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High Court Rules Contempt By Fairfax, Pankhurst Not Proven

Contributor:
Fuseworks Media
Fuseworks Media

Wellington, Oct 10 NZPA - The High Court today cleared Fairfax New Zealand Ltd of being in contempt of court for running articles on police "terrorism" raids in the Ureweras.

Solicitor-General David Collins, QC, had argued the articles compromised the fair trial of those accused of Arms Act charges after the controversial police raids last October.

He had asked the court to find Fairfax and Dominion Post editor Timothy John Pankhurst in contempt for publishing the articles.

He argued they were the most serious challenge to the public policy underpinning the law of contempt.

But High Court chief judge Tony Randerson and senior judge Warwick Gendall said the issue was whether the solicitor-general had shown beyond reasonable doubt the articles caused a real risk "as distinct from a remote possibility" of interference with the administration of justice, by prejudicing future trials.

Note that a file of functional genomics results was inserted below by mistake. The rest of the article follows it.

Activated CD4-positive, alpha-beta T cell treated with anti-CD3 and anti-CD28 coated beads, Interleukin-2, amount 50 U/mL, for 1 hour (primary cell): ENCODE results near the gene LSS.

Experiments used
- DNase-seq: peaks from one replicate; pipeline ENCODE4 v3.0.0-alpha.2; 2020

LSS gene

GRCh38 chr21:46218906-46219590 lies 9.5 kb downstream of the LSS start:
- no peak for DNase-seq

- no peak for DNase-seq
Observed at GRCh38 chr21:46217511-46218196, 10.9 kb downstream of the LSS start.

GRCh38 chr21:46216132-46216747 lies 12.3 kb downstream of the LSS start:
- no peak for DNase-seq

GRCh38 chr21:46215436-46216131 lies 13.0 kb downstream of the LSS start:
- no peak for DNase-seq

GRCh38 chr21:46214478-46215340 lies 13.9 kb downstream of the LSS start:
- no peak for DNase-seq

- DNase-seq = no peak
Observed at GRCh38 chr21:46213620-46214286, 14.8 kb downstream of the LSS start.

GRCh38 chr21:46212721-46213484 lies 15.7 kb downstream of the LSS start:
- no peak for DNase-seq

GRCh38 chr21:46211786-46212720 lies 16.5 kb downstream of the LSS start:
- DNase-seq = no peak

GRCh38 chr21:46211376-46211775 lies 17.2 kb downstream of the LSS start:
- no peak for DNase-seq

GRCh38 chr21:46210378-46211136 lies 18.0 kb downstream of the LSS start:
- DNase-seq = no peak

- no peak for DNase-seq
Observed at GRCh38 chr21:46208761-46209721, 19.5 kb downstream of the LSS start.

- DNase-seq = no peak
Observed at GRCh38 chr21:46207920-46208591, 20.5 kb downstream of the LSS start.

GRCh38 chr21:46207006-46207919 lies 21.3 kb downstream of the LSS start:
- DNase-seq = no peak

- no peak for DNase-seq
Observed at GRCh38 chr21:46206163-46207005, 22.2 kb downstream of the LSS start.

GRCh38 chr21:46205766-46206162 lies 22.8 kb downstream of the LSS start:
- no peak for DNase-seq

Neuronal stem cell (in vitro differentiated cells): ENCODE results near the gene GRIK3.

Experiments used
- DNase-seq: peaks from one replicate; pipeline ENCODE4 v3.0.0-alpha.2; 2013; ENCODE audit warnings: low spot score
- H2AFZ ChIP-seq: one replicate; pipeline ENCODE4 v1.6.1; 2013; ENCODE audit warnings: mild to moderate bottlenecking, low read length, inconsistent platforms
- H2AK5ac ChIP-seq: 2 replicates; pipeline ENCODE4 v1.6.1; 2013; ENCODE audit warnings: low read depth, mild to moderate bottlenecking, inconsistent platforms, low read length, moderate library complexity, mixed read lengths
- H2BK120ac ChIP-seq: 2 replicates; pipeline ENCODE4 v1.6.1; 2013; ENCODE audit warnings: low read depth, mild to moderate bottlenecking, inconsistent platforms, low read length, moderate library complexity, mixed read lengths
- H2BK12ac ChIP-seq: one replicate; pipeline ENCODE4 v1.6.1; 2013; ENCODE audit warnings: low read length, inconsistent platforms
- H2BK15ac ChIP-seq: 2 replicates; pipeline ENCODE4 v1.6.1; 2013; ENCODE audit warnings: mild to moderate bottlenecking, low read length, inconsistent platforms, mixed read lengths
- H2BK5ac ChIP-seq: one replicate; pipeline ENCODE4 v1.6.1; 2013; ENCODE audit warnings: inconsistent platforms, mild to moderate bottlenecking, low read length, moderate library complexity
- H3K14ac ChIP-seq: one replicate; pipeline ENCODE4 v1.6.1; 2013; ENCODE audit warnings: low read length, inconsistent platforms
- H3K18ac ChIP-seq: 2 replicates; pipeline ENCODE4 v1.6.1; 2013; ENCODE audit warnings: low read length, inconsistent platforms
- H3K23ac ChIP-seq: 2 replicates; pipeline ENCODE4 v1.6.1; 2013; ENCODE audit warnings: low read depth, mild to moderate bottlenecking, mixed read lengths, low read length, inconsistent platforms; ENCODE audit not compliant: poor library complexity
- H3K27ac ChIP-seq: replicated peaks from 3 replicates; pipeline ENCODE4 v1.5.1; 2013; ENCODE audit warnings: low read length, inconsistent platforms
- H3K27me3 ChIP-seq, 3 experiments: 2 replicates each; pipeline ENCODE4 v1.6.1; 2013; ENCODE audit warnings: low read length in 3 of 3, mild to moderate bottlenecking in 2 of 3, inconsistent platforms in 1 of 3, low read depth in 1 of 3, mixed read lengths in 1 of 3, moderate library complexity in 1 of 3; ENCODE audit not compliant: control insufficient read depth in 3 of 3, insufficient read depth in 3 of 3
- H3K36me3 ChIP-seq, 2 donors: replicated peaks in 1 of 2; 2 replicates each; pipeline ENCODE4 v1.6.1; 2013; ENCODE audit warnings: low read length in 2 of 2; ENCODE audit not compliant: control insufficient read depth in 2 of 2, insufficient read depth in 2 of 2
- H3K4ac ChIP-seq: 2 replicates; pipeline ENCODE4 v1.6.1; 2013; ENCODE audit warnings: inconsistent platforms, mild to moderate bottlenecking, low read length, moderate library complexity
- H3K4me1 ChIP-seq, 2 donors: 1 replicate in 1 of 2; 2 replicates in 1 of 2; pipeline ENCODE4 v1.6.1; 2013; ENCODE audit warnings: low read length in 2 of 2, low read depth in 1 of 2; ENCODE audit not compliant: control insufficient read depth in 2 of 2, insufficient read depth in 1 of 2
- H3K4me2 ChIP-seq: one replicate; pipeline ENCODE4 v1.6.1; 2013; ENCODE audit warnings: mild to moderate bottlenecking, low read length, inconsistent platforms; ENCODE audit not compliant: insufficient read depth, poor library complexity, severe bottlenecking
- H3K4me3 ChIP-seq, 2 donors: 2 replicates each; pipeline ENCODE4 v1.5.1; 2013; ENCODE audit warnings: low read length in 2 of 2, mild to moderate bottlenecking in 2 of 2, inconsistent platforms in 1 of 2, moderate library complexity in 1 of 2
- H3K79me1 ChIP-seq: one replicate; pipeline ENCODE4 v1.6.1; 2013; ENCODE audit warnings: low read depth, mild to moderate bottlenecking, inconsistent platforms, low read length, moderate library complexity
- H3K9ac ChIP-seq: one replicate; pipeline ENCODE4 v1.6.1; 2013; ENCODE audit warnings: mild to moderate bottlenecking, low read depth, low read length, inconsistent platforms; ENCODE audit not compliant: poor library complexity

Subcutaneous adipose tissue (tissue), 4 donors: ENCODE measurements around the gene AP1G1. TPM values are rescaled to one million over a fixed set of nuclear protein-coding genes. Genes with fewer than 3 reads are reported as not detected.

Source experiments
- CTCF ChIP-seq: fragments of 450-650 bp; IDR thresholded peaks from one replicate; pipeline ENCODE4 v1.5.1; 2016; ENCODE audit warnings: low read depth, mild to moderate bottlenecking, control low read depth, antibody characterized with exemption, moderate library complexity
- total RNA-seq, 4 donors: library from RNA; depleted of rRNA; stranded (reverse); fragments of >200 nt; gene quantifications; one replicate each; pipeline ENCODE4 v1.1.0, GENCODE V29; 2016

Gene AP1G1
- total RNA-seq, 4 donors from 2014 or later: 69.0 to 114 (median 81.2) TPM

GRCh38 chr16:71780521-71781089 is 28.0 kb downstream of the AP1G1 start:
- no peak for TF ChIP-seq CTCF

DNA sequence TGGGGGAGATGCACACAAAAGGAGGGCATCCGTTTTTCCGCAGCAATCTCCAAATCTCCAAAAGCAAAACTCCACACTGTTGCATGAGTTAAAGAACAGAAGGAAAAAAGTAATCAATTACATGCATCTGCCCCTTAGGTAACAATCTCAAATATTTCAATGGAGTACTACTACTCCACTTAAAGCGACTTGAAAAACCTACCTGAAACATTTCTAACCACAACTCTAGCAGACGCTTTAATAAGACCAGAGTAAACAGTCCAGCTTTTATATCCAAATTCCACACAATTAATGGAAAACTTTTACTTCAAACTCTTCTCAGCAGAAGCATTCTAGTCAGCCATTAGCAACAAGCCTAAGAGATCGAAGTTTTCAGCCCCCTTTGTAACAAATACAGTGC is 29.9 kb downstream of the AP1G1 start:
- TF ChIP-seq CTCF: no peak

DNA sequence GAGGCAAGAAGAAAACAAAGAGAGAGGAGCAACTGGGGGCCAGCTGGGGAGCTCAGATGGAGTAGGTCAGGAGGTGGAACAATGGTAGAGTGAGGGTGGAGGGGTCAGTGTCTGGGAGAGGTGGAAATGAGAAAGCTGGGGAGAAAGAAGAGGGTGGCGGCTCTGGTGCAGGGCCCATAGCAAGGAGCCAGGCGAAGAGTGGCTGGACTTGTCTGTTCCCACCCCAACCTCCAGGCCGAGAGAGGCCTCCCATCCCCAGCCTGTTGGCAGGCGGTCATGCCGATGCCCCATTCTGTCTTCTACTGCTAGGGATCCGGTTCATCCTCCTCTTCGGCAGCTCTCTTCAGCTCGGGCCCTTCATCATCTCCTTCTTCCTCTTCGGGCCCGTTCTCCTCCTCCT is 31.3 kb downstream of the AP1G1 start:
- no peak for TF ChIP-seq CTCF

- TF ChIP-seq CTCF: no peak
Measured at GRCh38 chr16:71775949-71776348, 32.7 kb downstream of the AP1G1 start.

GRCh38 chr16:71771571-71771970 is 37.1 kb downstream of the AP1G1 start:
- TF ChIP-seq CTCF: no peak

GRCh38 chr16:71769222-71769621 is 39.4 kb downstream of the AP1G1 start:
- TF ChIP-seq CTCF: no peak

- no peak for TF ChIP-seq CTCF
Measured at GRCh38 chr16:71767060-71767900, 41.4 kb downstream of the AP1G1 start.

They said he had not.

But the two judges said they were concerned for other reasons about the publication of transcripts of conversations police secretly recorded in an investigation into military-style training camps in the Ureweras.

"In publishing the intercepted communications, Fairfax breached at least some of the suppression orders and...Mr Pankhurst was a party to those breaches.

"There was no reasonable basis for any belief by Mr Pankhurst (and through him, Fairfax) that it was lawful to publish the intercepted communication," they said.

"It was in fact unlawful to do so".

To suggest they published in the best traditions of responsible and fearless journalism was not sustainable.

"Publications which are unlawful can never be regarded as responsible or justifiable," they said.

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